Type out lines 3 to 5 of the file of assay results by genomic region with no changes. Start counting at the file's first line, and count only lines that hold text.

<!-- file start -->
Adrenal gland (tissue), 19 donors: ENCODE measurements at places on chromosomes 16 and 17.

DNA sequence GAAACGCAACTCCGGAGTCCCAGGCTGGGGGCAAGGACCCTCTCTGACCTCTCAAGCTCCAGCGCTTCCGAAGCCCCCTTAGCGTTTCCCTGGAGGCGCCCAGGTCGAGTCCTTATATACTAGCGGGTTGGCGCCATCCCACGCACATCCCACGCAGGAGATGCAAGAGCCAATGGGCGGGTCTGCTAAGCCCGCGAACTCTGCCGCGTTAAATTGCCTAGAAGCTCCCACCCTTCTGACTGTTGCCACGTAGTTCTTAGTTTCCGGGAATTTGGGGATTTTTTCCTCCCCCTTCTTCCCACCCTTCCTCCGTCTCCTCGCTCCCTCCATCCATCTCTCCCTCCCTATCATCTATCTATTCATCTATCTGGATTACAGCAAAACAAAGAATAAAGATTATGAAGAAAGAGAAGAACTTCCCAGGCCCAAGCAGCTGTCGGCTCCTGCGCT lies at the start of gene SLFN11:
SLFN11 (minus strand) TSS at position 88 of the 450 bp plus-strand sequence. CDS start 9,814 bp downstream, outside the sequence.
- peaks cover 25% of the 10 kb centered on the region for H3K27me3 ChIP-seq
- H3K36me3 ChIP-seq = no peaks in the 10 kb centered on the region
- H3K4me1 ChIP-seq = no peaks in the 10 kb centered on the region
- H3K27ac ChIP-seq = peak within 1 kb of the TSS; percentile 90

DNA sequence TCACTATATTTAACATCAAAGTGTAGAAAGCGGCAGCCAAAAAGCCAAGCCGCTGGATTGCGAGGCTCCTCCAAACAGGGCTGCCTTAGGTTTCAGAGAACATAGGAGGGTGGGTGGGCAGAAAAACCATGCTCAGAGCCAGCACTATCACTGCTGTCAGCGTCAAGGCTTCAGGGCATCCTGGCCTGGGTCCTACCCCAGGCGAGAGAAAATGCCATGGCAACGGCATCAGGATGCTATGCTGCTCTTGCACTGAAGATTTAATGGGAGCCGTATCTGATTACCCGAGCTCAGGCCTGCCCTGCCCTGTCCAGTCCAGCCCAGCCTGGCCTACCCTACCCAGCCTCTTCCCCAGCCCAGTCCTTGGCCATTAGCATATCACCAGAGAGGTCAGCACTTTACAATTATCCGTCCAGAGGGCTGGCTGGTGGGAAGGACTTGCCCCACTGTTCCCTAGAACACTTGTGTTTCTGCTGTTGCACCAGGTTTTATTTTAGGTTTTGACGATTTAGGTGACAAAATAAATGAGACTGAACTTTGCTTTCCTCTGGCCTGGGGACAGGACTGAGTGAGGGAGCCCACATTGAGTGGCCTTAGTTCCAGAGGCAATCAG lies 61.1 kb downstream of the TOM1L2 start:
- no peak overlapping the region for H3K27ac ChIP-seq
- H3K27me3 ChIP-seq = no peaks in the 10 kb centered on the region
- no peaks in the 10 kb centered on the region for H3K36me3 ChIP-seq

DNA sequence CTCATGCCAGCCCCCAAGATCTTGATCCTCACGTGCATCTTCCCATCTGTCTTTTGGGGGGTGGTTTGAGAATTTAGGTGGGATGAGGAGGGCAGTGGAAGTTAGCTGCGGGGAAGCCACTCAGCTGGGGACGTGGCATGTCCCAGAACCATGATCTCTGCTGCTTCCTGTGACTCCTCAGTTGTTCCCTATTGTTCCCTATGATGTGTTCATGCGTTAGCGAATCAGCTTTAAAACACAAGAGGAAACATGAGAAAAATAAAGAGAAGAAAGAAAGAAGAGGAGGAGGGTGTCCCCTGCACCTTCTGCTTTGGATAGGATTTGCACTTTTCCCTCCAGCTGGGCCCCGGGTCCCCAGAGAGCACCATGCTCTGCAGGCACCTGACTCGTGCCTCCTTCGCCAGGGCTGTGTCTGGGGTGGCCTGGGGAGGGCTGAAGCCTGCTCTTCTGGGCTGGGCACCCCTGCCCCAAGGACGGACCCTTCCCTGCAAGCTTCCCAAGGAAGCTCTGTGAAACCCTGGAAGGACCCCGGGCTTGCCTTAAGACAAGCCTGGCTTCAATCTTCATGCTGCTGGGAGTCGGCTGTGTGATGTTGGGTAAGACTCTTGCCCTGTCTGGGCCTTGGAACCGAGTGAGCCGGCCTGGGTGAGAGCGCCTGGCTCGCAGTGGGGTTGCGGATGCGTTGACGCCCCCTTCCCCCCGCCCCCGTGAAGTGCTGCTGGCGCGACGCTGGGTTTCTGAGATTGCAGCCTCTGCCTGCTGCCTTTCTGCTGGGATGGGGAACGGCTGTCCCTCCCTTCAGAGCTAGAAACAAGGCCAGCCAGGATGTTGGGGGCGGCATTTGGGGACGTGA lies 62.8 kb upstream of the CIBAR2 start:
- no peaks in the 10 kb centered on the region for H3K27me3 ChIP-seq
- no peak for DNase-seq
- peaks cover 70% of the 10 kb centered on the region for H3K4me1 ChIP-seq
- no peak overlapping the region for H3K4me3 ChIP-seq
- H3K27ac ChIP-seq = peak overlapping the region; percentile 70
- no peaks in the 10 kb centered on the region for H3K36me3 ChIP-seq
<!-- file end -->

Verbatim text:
SLFN11 (minus strand) TSS at position 88 of the 450 bp plus-strand sequence. CDS start 9,814 bp downstream, outside the sequence.
- peaks cover 25% of the 10 kb centered on the region for H3K27me3 ChIP-seq
- H3K36me3 ChIP-seq = no peaks in the 10 kb centered on the region